EghtesadOnline: Closing unauthorized cryptomining farms to prevent blackouts remains on the agenda of the Iran Power Generation, Distribution and Transmission Company (Tavanir) as demand for electricity remains high.
As per a recent Tavanir report, the total number of detected centers has reached 5,380 and 216,758 pieces of hardware have been seized from the illegal operators, ISNA reported.
The farms' collective power consumption is equal to the consumption of 800,000 households or 2 million people, the utility company said.
Energy Ministry data show a considerable jump in electricity consumption in the past several months. The utility has often blamed cryptomining as one of the reasons behind the nationwide power shortages, saying that households would face 80% less blackouts if the digital miners halted their activities
Mining virtual currency is legal in Iran and miners are allowed to operate under rules approved by the government in July 2019.
While cryptomining is accepted by the government as legal, illegal farms have cropped up with increasing speed using subsidized electricity because they must pay much higher tariffs if they operate with a permit.
Businesses and experts blame cumbersome rules for obtaining licenses along with the high electricity tariffs for the growth in underground cryptomining.
In April the Energy Ministry revised cryptomining rules as per which 16,574 rials is charged for one kilowatt-hour of electricity. The new rate is more than three times the previous 4,800 rials for one kilowatt-hour.
Electricity prices for cryptomining are set as per power export tariffs and based on daily currency rates at Nima -- a currency platform where forex is traded among importers and exporters.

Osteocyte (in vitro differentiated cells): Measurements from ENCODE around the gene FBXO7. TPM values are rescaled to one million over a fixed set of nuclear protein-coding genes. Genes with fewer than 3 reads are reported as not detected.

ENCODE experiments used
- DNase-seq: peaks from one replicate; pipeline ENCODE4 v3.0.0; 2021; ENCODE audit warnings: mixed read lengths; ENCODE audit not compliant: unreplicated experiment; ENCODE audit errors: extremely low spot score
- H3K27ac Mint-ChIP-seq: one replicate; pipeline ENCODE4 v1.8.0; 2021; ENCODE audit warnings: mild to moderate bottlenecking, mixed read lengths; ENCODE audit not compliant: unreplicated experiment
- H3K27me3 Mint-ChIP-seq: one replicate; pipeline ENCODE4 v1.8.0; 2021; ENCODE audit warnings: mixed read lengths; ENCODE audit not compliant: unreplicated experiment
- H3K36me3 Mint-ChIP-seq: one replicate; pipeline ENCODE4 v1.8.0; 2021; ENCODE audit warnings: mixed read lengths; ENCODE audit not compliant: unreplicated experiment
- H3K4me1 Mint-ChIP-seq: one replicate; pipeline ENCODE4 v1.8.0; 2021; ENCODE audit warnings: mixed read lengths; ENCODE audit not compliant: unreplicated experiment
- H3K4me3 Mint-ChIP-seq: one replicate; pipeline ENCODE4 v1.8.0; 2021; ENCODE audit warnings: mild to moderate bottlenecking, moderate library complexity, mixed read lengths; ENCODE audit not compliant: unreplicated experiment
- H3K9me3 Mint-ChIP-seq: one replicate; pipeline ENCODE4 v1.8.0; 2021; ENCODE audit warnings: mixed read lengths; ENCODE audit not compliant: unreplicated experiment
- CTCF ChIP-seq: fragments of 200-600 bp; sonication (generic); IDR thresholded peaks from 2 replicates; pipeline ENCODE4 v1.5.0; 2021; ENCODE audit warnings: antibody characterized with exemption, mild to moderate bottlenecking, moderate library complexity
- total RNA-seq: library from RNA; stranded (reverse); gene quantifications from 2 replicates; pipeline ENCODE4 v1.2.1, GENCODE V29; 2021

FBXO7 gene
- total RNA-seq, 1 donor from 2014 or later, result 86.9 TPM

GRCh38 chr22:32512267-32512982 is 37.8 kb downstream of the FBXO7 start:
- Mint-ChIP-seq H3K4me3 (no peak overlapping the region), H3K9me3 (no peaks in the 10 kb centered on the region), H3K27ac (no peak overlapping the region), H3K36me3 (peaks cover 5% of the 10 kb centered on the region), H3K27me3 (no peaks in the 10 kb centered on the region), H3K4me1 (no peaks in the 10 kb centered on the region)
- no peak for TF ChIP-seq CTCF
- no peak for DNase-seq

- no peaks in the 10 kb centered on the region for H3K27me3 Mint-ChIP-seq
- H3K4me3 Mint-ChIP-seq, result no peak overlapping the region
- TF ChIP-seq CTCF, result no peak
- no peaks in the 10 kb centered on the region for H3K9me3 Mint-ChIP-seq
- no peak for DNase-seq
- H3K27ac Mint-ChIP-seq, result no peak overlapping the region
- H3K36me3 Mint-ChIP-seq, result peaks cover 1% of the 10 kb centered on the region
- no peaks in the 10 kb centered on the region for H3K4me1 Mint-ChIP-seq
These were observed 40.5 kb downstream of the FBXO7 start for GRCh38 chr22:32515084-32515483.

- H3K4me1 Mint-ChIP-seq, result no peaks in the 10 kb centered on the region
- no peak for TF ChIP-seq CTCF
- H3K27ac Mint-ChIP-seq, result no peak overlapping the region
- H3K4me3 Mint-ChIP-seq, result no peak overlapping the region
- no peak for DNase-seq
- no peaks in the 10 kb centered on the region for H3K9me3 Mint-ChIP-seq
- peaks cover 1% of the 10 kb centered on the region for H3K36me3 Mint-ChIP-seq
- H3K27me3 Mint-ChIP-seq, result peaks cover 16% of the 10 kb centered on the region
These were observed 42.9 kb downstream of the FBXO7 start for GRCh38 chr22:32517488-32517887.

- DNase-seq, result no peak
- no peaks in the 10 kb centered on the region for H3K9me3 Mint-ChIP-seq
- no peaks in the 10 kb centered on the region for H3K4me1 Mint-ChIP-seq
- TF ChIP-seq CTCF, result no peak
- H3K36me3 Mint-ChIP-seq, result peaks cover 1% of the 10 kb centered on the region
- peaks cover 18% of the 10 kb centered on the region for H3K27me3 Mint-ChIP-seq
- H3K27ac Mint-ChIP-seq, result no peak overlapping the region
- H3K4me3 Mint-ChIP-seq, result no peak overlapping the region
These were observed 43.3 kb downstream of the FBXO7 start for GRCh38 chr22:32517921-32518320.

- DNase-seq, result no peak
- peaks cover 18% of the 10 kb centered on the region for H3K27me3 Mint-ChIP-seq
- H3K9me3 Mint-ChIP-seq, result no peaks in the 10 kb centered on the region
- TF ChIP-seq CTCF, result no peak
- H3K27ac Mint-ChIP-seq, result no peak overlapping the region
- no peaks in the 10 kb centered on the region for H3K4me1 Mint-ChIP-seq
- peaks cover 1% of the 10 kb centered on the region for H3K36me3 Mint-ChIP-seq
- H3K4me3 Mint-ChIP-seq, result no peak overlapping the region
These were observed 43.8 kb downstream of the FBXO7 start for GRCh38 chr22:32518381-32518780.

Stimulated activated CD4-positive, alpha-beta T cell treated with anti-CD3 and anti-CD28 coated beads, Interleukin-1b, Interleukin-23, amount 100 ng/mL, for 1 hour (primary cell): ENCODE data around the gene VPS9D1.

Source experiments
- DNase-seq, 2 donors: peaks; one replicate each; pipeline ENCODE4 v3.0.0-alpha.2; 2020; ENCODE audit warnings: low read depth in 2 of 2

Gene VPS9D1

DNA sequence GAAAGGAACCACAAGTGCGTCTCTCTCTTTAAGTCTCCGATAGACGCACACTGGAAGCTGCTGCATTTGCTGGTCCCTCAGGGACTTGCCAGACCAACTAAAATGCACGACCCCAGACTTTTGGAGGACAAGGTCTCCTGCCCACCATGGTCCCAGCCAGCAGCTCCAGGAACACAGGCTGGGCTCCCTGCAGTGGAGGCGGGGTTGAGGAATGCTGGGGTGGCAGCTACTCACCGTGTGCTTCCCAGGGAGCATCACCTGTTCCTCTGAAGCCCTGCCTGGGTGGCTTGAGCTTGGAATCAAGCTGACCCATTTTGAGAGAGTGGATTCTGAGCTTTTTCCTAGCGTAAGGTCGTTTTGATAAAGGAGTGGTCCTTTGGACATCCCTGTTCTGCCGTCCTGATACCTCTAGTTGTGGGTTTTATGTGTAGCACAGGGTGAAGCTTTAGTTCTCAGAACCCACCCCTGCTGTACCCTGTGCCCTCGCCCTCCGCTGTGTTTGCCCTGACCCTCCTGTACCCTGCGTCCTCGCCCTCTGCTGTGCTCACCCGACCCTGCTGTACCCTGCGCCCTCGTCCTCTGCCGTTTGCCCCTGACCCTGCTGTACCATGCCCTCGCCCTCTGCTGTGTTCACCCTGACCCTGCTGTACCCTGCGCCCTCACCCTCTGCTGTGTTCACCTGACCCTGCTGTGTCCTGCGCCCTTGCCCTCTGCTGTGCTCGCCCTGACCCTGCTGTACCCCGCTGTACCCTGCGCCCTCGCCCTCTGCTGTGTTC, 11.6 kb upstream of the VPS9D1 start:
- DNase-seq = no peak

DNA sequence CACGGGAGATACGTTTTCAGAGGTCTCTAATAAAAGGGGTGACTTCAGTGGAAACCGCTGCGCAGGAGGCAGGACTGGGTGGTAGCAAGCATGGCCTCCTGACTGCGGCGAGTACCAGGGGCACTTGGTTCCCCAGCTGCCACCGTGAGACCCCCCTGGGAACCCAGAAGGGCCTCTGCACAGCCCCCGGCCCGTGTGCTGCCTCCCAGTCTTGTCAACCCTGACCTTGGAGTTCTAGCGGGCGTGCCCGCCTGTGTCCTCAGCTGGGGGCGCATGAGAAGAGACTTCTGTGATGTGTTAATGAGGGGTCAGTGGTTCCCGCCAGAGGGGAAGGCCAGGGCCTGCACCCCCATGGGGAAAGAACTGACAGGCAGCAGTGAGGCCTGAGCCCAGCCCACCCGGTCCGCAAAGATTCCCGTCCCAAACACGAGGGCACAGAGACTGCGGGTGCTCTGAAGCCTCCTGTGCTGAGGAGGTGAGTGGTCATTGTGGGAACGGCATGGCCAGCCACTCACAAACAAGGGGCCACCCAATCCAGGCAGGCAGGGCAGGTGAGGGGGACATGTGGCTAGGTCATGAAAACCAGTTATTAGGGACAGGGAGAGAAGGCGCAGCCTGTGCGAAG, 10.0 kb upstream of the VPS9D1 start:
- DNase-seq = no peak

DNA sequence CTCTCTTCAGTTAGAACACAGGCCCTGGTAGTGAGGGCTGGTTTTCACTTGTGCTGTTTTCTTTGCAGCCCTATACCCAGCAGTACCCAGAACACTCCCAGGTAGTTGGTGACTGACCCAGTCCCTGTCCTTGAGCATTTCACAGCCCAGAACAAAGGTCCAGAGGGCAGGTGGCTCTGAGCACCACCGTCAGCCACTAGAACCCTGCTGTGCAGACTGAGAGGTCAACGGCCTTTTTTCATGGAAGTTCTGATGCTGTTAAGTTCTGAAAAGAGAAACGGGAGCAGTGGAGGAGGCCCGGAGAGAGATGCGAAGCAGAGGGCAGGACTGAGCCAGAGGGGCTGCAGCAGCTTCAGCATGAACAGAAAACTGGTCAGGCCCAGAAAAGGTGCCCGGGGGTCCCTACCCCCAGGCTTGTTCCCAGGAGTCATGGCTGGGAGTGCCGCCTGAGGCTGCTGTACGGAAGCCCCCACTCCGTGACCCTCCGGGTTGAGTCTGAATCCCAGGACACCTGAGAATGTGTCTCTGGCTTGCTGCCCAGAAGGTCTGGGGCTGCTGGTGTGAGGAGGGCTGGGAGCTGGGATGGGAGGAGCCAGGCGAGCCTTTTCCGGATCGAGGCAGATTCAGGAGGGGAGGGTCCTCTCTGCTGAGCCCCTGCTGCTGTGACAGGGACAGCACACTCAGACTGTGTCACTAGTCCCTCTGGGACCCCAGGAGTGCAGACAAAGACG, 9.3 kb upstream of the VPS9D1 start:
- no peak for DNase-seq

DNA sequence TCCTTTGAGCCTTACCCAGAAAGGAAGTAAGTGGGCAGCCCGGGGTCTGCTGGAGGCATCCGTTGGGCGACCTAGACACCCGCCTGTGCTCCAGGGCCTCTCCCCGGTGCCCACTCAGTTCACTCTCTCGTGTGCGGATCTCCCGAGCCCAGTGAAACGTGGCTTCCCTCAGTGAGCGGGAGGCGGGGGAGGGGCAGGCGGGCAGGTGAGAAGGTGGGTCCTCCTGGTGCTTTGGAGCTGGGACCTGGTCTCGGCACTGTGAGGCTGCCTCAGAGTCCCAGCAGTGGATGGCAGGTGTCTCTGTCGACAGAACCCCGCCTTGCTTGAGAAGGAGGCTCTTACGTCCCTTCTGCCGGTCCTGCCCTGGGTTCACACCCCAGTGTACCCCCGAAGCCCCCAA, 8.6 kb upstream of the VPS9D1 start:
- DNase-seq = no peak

Currently 56 cryptomining farms are authorized to operate with a total consumption of 400 megawatts.
To ease mounting pressure on the national power grid and prevent blackouts, former president Hassan Rouhani in May ordered a blanket ban on all cryptomining until the end of summer.
Earlier this month Tavanir announced that the ban on cryptomining will be lifted on Sept 22, as the company hopes power consumption will decline by the end of summer creating the conditions for the operation of legal digital currency miners.
Tavanir says illegal miners are consuming almost 2,000 MW. This is while the Ministry of industries, Mining and Trade, the body in charge of authorizing cryptomining units, has denied the claim.
Figures announced by Tavanir seem to be highly exaggerated. Consumption of illegal miners is considerably lower than the 2,000 MW claimed by the utility. This amount would equal power used by 3 million pieces of hardware, an official with the ministry said last week.
Iran has an installed capacity of over 85,000 megawatts while actual production is near 60,000 MW.
The difference is due to power loss and the fact that power plants usually do not operate at full capacity because of several reasons, such as routine repairs/maintenance, decline in rainfall and low levels of water in dams producing hydroelectric power.